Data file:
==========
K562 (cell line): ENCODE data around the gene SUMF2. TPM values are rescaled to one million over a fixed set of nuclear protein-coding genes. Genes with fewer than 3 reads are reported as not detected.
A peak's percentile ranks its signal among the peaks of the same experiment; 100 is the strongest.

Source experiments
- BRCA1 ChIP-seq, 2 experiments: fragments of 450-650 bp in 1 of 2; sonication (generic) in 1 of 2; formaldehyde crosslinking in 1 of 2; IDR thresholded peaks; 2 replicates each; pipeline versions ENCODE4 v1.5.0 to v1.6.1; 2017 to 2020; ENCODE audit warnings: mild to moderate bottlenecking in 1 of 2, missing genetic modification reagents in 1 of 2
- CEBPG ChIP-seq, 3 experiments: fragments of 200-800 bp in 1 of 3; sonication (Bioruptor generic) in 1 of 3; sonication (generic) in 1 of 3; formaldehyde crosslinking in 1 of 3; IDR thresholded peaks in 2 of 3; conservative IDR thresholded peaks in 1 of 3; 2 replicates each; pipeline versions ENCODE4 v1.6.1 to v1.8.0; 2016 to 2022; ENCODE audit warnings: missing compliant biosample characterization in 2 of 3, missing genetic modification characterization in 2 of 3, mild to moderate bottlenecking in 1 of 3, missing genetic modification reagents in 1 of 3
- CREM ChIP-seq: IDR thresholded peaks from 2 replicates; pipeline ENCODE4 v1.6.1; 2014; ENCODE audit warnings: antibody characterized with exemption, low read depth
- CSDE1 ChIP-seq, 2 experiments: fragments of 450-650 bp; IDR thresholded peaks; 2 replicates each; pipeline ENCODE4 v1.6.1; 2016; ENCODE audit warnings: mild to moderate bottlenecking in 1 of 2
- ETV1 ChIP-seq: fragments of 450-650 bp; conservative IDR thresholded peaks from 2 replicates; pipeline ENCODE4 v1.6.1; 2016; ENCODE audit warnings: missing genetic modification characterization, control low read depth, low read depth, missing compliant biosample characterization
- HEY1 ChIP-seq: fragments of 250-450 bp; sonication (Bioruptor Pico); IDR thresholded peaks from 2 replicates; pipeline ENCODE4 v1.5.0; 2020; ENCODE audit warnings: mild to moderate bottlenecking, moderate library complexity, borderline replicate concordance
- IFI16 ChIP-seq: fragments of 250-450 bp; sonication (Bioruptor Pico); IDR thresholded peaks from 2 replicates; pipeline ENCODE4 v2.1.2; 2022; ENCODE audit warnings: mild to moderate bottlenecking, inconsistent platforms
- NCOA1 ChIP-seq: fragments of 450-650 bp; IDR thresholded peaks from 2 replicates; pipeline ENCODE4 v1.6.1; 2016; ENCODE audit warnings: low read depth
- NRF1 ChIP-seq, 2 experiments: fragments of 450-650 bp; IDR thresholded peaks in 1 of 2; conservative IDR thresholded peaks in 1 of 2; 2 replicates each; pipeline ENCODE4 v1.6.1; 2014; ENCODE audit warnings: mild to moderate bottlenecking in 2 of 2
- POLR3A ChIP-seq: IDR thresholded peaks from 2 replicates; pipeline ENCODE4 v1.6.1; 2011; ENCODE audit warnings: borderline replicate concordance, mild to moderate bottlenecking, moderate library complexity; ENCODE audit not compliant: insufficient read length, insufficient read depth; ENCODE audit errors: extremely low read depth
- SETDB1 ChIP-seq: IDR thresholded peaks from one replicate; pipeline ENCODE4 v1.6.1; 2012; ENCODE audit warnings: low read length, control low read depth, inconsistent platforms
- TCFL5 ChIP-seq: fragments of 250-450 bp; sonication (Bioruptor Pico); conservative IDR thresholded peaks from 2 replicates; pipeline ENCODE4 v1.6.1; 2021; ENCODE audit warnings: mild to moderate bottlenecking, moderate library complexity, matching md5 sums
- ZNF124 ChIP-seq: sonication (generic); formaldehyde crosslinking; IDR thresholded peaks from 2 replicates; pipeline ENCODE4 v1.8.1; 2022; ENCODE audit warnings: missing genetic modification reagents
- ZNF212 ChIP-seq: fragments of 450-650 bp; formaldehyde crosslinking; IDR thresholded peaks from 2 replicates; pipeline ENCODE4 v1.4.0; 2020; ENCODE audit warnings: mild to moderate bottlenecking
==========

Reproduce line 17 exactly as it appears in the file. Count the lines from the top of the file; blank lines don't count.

- ZNF212 ChIP-seq: fragments of 450-650 bp; formaldehyde crosslinking; IDR thresholded peaks from 2 replicates; pipeline ENCODE4 v1.4.0; 2020; ENCODE audit warnings: mild to moderate bottlenecking